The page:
At least one person has been killed in and another severely injured in flooding caused by torrential rain in Senegal's capital, Dakar, on Friday.
It is the second time in less than a month heavy downpours have turned roads into muddy rivers and submerged underpasses.
Some drivers described frightening scenes, including Tahar Trabelsi, a Tunisian engineer living in Dakar.
"There were a lot of traffic jams, we were completely blocked," he said.
"We weren't moving forward and - with the rain - there was a lot of water coming in - and little by little, the water was rising. So we were all blocked.
"Me, when I saw that the car began to fill with water, I took the decision to get out of the car and left."
"My car was flooded 100 percent."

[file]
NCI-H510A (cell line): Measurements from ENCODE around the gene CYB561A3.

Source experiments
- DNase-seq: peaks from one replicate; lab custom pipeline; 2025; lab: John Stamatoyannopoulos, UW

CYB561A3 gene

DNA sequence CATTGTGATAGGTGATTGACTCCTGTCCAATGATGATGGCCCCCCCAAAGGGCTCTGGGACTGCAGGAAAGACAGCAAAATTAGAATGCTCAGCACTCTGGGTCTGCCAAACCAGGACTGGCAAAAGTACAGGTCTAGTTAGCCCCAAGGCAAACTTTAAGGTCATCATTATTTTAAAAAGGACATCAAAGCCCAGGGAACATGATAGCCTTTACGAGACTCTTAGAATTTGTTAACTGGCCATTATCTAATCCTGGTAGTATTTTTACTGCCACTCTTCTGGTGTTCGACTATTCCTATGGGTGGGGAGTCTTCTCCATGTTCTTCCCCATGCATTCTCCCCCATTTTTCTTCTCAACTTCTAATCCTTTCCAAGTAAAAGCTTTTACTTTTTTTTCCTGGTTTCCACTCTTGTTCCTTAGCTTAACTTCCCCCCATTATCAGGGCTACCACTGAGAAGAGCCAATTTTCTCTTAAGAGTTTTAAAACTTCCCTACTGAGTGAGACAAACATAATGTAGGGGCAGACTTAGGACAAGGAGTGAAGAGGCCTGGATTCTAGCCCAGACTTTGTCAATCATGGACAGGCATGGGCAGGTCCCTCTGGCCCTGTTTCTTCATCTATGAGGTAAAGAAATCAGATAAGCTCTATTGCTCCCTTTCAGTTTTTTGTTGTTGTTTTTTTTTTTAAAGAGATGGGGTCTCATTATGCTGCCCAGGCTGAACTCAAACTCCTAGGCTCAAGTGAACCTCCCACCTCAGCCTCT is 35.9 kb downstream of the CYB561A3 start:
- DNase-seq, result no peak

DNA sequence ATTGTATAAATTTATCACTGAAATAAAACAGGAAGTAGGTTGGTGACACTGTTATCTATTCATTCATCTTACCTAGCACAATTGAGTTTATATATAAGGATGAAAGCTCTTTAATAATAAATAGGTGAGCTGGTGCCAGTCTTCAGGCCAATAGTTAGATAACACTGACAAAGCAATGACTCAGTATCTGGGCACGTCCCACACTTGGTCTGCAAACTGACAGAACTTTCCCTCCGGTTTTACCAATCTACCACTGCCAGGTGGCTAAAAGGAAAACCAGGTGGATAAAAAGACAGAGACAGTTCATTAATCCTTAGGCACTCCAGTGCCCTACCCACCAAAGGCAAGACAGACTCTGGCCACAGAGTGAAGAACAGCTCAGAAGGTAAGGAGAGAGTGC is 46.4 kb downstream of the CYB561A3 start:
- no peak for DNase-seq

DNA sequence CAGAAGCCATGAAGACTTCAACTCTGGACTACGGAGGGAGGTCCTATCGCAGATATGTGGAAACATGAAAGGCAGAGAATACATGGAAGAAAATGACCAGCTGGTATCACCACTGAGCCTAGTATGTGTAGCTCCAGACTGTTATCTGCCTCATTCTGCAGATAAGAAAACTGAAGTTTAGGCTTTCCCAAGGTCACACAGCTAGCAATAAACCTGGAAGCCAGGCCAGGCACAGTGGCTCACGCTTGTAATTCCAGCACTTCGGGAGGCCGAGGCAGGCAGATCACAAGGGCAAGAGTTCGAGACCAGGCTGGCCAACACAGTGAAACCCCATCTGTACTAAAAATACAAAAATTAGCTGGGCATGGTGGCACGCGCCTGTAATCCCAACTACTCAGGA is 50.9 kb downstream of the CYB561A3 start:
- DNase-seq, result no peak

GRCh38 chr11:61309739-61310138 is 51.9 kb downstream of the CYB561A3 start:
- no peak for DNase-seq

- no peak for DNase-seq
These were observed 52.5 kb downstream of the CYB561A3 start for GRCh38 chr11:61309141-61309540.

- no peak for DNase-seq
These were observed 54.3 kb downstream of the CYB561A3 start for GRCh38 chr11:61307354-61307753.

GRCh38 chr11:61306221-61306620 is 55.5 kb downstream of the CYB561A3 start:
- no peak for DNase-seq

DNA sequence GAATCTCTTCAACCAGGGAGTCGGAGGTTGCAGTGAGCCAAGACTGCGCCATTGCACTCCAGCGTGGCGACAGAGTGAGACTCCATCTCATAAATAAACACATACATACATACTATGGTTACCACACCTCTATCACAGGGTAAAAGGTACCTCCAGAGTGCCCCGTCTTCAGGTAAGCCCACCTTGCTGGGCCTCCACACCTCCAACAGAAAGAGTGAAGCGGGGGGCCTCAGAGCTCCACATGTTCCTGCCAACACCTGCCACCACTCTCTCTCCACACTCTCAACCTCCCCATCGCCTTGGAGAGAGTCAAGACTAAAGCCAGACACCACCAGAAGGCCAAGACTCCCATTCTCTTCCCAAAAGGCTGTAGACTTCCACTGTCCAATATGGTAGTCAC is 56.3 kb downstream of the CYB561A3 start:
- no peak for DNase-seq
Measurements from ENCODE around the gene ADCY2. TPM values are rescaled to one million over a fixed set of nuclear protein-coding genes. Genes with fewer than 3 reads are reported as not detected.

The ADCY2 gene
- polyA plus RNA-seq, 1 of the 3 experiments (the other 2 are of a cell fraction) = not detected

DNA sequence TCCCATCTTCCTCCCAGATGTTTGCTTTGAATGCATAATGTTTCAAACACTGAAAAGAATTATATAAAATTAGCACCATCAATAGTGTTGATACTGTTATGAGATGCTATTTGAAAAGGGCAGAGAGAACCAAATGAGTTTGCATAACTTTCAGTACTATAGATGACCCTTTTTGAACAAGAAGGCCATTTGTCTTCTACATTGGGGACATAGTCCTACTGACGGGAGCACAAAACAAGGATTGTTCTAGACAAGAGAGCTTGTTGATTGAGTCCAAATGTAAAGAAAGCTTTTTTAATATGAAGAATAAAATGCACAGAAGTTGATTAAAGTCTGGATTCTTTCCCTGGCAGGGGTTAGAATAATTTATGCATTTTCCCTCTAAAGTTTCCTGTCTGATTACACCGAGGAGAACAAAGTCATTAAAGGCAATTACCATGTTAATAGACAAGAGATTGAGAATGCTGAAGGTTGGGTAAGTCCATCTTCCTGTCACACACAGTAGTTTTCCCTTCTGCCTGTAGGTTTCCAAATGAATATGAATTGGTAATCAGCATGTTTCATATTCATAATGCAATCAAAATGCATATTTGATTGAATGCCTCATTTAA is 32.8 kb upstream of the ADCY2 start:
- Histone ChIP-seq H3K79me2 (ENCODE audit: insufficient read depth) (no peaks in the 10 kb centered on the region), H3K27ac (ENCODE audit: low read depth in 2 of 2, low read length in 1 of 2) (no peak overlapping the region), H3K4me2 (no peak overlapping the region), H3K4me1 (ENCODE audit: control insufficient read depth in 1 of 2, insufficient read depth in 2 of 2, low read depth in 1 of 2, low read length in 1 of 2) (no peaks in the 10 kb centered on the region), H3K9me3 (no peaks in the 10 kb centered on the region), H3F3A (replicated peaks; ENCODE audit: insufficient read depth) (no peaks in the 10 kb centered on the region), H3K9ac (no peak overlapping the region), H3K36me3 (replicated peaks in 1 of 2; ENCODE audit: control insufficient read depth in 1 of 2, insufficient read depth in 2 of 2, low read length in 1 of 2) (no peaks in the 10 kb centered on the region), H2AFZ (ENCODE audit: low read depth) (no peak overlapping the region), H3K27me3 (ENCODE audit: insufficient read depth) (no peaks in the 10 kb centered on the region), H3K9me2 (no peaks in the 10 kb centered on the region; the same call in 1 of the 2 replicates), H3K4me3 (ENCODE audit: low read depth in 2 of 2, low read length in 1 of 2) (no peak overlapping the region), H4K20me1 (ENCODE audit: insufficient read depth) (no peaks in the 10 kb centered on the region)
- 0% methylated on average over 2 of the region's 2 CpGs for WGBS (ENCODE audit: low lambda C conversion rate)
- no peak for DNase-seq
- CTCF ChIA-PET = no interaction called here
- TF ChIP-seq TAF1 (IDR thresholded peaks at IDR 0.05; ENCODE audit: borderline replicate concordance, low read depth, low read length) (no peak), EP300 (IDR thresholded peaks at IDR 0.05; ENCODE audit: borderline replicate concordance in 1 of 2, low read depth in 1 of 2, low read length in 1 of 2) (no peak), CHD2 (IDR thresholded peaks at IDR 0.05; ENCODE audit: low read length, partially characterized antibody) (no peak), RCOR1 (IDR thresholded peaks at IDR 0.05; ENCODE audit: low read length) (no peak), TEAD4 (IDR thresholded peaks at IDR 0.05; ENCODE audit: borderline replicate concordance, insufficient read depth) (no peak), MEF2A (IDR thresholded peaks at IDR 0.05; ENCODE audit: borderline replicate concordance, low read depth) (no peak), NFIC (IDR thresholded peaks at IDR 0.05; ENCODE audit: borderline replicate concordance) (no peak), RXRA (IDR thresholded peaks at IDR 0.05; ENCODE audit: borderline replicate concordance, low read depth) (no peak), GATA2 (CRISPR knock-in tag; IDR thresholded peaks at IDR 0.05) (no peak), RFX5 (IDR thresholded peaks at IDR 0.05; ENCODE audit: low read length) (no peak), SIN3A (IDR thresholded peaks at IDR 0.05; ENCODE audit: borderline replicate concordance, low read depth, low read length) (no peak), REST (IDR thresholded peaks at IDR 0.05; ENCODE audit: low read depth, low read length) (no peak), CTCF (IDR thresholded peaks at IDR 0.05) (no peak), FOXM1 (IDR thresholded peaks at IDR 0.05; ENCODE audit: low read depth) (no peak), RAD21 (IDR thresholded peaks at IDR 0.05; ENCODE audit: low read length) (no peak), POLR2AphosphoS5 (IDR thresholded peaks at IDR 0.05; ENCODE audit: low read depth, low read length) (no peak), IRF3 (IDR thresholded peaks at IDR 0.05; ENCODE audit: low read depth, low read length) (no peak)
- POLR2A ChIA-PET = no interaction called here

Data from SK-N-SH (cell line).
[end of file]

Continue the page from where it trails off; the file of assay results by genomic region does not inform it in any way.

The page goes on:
Flooding is common in Dakar at this time of year but on Friday 126 millimetres of rain fell in just six hours.
But the country's sandy roads are ill-equipped to deal with so much water and some are blaming the exceptional rainfall on global warming.
Tahar Trabelsi says: "Nowadays, the intensity of the rain is huge. It's not like the rains of the past.
"We know about climate change, it is not complicated.
"And we are next to the ocean so the flow was not the usual intensity of the rain - it was a lot of rain in a small amount of time.
"That's why there is this damage, it was all full of water."
There were similar scenes on July 20 when 84 millimetres of rain fell in just two hours.
Anything above 50 millimetres is considered 'extreme', according to the national civil aviation and meteorological agency (ANACIM).